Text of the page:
The Howard Hughes Medical Institute (HHMI) announced a new cohort of Investigators for its 2021 program today, honoring scientists from across the United States who are diving deep into tough questions that span the landscape of biology and medicine. David Savage, IGI Investigator and Associate Professor of Molecular & Cell Biology at UC Berkeley, was one of the 33 named — three of which were from UC Berkeley — joining a group of IGI Investigators currently holding the prestigious appointment, including Jennifer Doudna, Britt Glaunsinger, Eva Nogales, and Randy Schekman.
Each new HHMI Investigator will receive roughly $9 million over a seven-year term, which is renewable pending a successful scientific review. HHMI selected the new Investigators from more than 800 eligible applicants to join the existing group of roughly 250 HHMI Investigators.
Unlike many funding sources in the sciences, HHMI funds Investigators, not specific projects, allowing scientists to pursue projects that push boundaries.
“HHMI is committed to giving outstanding biomedical scientists the time, resources, and freedom they need to explore uncharted scientific territory,” says HHMI President Erin O’Shea. By employing scientists as HHMI Investigators, rather than awarding them research grants, she says, the Institute is guided by the principle of “people, not projects.”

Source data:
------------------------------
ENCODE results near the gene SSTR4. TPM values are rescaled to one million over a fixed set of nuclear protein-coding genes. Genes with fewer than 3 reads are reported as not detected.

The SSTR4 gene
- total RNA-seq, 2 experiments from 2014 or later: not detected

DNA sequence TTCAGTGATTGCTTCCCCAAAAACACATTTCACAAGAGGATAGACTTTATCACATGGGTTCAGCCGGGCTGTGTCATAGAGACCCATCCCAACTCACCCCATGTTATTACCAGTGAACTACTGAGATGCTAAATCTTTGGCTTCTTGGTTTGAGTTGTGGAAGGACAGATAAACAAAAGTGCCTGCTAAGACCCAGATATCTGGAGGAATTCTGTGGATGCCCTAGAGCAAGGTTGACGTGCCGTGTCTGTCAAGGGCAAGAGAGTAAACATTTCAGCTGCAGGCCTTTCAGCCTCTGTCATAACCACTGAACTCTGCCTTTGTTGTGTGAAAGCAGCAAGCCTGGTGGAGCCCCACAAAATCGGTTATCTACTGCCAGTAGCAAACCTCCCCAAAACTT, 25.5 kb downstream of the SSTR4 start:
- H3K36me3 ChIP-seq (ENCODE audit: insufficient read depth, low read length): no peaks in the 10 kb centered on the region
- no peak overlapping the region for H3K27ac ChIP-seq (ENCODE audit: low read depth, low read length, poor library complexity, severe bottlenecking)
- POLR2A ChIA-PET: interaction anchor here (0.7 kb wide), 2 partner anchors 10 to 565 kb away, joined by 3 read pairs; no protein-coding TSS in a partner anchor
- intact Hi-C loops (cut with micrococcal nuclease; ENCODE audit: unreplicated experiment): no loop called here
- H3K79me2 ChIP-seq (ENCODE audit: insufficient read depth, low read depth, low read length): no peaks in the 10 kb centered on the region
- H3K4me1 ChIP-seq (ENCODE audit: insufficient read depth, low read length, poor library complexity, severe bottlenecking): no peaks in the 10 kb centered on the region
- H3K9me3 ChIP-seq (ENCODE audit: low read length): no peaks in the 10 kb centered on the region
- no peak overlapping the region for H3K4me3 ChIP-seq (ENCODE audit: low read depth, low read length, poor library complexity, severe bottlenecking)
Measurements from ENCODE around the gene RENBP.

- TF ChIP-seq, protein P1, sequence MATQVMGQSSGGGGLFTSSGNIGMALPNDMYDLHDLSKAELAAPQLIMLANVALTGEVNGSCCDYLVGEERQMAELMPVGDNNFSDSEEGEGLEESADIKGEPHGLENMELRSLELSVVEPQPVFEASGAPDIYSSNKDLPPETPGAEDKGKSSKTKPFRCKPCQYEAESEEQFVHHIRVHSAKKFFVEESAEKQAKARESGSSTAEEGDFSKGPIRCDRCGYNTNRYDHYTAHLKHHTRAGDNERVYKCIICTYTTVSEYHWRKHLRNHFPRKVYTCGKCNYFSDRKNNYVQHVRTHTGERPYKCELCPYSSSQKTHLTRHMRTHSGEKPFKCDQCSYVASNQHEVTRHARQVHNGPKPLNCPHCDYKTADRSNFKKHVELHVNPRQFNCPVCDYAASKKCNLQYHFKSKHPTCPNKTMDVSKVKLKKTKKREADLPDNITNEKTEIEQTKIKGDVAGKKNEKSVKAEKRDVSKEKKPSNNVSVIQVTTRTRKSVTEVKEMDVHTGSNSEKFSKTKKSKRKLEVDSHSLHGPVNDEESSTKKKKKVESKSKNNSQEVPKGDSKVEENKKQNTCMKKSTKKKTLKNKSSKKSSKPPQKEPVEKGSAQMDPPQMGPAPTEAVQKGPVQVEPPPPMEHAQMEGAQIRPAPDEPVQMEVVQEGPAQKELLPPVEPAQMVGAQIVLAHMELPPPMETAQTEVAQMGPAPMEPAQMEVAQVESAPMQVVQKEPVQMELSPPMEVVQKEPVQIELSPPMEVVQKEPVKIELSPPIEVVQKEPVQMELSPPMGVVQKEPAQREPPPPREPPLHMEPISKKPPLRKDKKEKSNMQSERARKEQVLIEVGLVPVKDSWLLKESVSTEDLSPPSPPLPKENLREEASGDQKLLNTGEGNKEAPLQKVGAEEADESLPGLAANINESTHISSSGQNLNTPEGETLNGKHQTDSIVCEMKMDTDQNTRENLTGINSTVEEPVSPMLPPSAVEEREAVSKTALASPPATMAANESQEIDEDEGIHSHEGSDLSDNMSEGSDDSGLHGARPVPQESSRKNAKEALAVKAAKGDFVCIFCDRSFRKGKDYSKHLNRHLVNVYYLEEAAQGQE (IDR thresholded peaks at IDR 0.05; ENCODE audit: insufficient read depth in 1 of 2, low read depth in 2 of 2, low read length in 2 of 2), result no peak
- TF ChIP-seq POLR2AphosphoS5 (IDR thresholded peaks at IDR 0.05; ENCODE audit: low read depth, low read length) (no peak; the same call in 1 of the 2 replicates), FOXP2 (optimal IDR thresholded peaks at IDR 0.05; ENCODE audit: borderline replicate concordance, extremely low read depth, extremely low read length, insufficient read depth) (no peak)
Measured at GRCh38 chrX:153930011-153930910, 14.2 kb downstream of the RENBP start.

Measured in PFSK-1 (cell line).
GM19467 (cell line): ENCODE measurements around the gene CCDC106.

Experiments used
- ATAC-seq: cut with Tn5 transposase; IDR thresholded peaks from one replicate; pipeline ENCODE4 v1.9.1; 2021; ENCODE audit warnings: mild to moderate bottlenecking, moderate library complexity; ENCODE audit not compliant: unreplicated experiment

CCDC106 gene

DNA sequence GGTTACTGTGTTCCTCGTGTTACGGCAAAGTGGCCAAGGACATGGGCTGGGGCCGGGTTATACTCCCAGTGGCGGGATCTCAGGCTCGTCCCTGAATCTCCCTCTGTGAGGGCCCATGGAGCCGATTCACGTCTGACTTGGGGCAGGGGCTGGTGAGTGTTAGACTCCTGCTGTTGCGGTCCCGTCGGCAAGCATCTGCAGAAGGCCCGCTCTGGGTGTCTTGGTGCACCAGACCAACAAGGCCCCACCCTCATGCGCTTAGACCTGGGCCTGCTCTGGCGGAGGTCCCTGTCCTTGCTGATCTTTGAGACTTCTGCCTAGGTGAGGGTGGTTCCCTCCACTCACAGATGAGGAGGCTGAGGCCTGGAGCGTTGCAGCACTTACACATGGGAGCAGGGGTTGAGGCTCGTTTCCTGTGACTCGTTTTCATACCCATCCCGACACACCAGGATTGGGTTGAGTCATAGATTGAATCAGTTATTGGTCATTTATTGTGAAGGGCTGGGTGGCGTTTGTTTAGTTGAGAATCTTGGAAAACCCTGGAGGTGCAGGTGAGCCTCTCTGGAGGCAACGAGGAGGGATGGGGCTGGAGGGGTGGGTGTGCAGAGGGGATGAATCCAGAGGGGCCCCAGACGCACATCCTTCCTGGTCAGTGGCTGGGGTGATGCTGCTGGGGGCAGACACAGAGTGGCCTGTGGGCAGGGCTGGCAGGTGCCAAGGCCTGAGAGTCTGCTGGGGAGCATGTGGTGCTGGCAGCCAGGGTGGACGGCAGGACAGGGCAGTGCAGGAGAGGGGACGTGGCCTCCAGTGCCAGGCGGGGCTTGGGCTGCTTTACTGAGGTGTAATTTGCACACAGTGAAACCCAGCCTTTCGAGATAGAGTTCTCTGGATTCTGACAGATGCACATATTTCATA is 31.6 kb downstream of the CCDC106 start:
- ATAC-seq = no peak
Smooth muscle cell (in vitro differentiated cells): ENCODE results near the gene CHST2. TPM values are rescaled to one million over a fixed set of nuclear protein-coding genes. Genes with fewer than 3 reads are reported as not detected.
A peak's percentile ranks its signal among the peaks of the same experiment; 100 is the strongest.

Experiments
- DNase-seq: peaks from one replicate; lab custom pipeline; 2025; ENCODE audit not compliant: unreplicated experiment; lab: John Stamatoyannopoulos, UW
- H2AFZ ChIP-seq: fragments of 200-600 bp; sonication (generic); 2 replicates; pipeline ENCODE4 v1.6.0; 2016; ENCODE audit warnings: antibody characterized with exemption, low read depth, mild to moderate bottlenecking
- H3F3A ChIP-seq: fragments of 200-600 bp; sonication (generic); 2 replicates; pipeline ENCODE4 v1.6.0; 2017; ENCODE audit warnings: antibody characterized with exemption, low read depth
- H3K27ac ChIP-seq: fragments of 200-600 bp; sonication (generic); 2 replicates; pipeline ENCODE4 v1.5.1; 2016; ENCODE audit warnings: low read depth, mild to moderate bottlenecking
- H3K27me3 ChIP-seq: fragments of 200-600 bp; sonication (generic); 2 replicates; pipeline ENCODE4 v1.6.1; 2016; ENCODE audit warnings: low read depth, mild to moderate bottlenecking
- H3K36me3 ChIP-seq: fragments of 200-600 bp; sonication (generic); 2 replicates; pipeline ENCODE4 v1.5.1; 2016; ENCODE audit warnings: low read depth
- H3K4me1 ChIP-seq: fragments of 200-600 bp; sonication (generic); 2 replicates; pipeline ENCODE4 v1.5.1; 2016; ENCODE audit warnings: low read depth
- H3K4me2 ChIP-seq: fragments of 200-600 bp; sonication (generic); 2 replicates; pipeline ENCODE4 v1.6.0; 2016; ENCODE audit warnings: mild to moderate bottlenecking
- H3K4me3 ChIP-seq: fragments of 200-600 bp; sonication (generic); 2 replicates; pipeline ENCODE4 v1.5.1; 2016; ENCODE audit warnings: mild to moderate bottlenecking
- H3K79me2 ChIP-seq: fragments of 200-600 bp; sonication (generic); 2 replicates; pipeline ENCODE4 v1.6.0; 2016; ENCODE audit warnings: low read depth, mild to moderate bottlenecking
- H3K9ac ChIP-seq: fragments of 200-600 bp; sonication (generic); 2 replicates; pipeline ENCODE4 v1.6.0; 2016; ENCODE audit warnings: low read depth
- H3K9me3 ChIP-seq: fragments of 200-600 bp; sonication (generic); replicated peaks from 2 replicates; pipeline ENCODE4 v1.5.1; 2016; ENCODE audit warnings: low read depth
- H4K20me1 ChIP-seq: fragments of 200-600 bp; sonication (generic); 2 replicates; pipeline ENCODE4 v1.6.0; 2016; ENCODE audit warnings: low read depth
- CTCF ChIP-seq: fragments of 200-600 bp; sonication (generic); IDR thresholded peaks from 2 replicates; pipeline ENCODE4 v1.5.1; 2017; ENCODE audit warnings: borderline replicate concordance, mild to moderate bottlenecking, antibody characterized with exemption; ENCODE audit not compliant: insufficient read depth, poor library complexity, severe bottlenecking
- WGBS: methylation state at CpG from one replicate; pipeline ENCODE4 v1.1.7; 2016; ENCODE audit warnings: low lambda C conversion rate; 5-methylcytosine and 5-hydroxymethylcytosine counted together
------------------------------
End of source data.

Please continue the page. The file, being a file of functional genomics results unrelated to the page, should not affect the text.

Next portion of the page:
Learning from bacteria
Savage hopes to use the HHMI funding to pursue research into making crops more productive – and he thinks bacteria could help.
Like plants, water-dwelling cyanobacteria can photosynthesize, transforming sunlight, water, and carbon dioxide into sugar. But cyanobacteria do it better. Savage has spent the last decade studying one key component that makes cyanobacteria so efficient. Inside tiny compartments called carboxysomes, bacteria concentrate carbon dioxide molecules, making them readily available for photosynthesis. Savage and his team at the IGI recently showed how it’s possible to express carboxysomes in E. coli, allowing it to capture carbon dioxide from the atmosphere and use it, and now he is working toward installing this same functionality into plants — a more complex challenge.
“Professor Savage’s work, specifically his planned work on engineering a more efficient carbon concentrating mechanism for photosynthesis, is a critical component of IGI’s overall climate strategy to use plants and microorganisms to accelerate carbon capture and sequestration while increasing crop yields,” says IGI Executive Director Brad Ringeisen. “His HHMI appointment will allow him the freedom to explore critical but underfunded avenues of research that could have a huge impact.”
Savage hopes that one day the work could enhance plants’ photosynthesis abilities, so that farmers can harvest more from crops while using less land and fewer chemical inputs, giving agriculture the tools to adapt to changing climate conditions.
Howard Hughes Medical Institute press release
Three new investigators named by Howard Hughes Medical Institute — Berkeley News